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Flu: Complications

Flu complication facts

The flu, caused by an influenza virus, is relatively common. The Centers for Disease Control and Prevention (CDC) reports that the seasonal flu affects up to 20 percent of Americans each year. Many people can fight symptoms with plenty of rest and fluids. However, certain high-risk groups may have dangerous and even life-threatening complications.

The CDC estimates that between 3,000 and 49,000 people in the United States die each year from the flu. The World Health Organization estimates that, globally, between a quarter-million and a half-million people die from flu complications each year.

A CDC study looking at data from 1979 to 2001 found that an average of 200,000 Americans needed hospital care each year for respiratory and heart complications from the flu virus. The study also found that flu-related hospital visits increased with each year. Hospital visits reached a high of 430,960 in 1997–1998.

Risk factors for flu complications

Certain groups are at higher risk of the flu. According to the CDC, these groups should receive first priority when there is a shortage of flu vaccine. Risk factors include age, ethnicity, existing conditions, and other factors.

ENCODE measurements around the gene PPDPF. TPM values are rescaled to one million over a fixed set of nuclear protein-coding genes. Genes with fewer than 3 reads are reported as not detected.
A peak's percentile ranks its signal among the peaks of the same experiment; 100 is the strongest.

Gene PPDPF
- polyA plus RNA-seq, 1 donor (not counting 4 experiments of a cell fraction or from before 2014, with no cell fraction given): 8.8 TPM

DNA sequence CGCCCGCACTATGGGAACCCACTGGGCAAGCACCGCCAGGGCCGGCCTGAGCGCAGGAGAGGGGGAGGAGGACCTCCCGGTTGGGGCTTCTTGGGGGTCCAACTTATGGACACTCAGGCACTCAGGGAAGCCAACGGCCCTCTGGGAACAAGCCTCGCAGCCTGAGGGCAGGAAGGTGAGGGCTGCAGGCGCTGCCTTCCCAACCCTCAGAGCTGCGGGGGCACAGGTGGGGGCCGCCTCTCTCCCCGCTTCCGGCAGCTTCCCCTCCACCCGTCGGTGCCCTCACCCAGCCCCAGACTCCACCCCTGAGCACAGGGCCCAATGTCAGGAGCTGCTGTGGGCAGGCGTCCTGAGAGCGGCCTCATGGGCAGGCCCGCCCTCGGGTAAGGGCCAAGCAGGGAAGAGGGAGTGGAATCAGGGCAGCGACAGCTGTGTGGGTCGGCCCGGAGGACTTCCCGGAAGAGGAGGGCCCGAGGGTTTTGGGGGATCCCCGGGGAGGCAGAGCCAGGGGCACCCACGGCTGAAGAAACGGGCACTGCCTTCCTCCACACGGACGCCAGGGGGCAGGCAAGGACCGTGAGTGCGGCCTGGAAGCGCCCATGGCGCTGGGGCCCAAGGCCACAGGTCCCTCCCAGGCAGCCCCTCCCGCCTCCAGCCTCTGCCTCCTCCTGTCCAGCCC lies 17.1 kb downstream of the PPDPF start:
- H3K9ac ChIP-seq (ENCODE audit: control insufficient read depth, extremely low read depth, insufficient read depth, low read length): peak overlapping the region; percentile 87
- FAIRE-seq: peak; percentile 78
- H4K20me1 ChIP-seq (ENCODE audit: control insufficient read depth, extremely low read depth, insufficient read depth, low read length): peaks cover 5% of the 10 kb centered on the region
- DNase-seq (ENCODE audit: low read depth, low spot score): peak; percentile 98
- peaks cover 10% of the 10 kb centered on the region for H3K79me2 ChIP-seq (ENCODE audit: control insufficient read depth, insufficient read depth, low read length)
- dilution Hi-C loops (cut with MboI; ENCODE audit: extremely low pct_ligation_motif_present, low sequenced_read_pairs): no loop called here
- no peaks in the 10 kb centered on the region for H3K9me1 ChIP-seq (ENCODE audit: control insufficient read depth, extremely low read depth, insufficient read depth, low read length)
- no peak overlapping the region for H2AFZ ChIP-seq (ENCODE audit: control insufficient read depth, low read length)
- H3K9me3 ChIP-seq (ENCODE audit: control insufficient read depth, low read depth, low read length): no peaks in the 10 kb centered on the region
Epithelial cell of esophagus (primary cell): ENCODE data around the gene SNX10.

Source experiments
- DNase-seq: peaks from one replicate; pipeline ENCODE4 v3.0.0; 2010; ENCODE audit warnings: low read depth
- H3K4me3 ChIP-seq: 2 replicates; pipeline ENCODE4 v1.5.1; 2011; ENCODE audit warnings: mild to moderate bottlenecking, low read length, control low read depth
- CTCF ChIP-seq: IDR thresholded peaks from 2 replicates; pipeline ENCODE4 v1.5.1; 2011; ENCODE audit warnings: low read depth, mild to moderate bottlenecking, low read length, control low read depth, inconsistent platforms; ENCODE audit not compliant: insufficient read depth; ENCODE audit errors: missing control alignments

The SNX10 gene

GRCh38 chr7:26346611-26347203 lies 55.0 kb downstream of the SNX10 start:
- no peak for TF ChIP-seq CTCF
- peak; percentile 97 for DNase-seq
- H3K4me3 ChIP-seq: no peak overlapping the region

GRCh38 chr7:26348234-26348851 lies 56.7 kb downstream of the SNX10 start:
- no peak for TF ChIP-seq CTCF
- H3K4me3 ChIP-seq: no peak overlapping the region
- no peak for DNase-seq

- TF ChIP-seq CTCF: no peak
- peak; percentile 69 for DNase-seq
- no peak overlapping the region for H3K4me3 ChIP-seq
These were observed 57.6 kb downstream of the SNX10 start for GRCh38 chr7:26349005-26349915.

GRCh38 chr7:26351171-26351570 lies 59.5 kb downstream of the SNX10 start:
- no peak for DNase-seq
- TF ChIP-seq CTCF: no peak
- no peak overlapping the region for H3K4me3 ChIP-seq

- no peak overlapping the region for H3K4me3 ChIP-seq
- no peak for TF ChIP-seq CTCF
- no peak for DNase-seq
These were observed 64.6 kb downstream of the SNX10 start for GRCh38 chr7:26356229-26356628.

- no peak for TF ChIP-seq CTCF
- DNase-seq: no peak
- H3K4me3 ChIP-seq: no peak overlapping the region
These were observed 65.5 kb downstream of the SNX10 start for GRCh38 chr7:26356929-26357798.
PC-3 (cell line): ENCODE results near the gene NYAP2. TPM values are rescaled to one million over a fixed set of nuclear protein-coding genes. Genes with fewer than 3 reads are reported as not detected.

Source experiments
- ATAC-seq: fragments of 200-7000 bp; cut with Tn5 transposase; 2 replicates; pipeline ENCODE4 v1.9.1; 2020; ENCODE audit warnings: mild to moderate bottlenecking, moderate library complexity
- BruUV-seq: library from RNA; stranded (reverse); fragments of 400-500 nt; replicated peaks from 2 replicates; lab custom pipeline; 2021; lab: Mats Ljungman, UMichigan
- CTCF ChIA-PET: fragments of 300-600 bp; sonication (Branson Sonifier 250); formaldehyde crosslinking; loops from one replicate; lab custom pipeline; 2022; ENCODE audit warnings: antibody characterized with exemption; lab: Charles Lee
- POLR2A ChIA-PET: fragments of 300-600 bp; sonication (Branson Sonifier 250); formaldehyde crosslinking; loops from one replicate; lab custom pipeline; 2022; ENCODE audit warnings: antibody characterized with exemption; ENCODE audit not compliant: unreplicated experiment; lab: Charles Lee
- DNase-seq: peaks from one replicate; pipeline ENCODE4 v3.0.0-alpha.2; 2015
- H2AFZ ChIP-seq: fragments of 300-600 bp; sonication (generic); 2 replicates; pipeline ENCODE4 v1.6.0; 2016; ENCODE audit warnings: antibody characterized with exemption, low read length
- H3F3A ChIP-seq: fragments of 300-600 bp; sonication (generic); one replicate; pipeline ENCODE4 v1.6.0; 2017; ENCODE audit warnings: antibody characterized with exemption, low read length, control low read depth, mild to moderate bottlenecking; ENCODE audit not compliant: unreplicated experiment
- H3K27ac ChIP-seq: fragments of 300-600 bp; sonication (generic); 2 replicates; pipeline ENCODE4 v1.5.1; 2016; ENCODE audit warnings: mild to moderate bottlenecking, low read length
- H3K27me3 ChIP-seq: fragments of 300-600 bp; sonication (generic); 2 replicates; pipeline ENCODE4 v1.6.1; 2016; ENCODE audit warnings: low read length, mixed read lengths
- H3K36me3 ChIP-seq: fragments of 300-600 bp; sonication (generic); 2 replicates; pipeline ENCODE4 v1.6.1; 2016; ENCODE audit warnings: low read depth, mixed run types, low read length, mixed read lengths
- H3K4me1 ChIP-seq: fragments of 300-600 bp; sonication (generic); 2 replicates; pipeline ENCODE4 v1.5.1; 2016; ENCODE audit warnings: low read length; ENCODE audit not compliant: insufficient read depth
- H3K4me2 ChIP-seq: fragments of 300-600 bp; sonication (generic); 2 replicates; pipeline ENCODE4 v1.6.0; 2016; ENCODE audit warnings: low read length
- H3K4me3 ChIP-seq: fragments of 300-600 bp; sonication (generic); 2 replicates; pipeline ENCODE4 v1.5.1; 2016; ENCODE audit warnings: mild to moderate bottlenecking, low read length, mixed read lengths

Age groups who have increased risk include:

  • children younger than five years
  • children and teens younger than 19 years who receive aspirin therapy
  • people who are 65 years or older

Ethnic groups who have higher risk include:

  • Native Americans
  • Alaskan Natives

People with any of the following conditions are also at higher risk of flu complications:

  • asthma
  • heart and lung conditions
  • chronic endocrine disorders, such as diabetes mellitus
  • chronic health conditions affecting the kidneys and liver
  • chronic neurological and neurodevelopmental disorders, such as epilepsy, stroke, and cerebral palsy
  • chronic blood disorders, such as sickle cell anemia
  • chronic metabolic disorders

Other people who are at increased risk include:

  • people with weakened immune systems, either due to disease (such as cancer, HIV, or AIDS) or long-term steroid medication use
  • women who are pregnant
  • morbidly obese people with a body mass index (BMI) of 40 or higher

These groups should monitor their flu symptoms closely. They should also seek immediate medical care at the first sign of complications. These often appear just as main flu symptoms like fever and fatigue start to go away.

Older adults

People who are 65 years or older are at the greatest risk of complications and death from the flu. The CDC estimates that these people make up 54 to 70 percent of flu-related hospital visits. They also account for 71 to 85 percent of flu-related deaths, which is why it’s so important for older adults to receive a flu shot.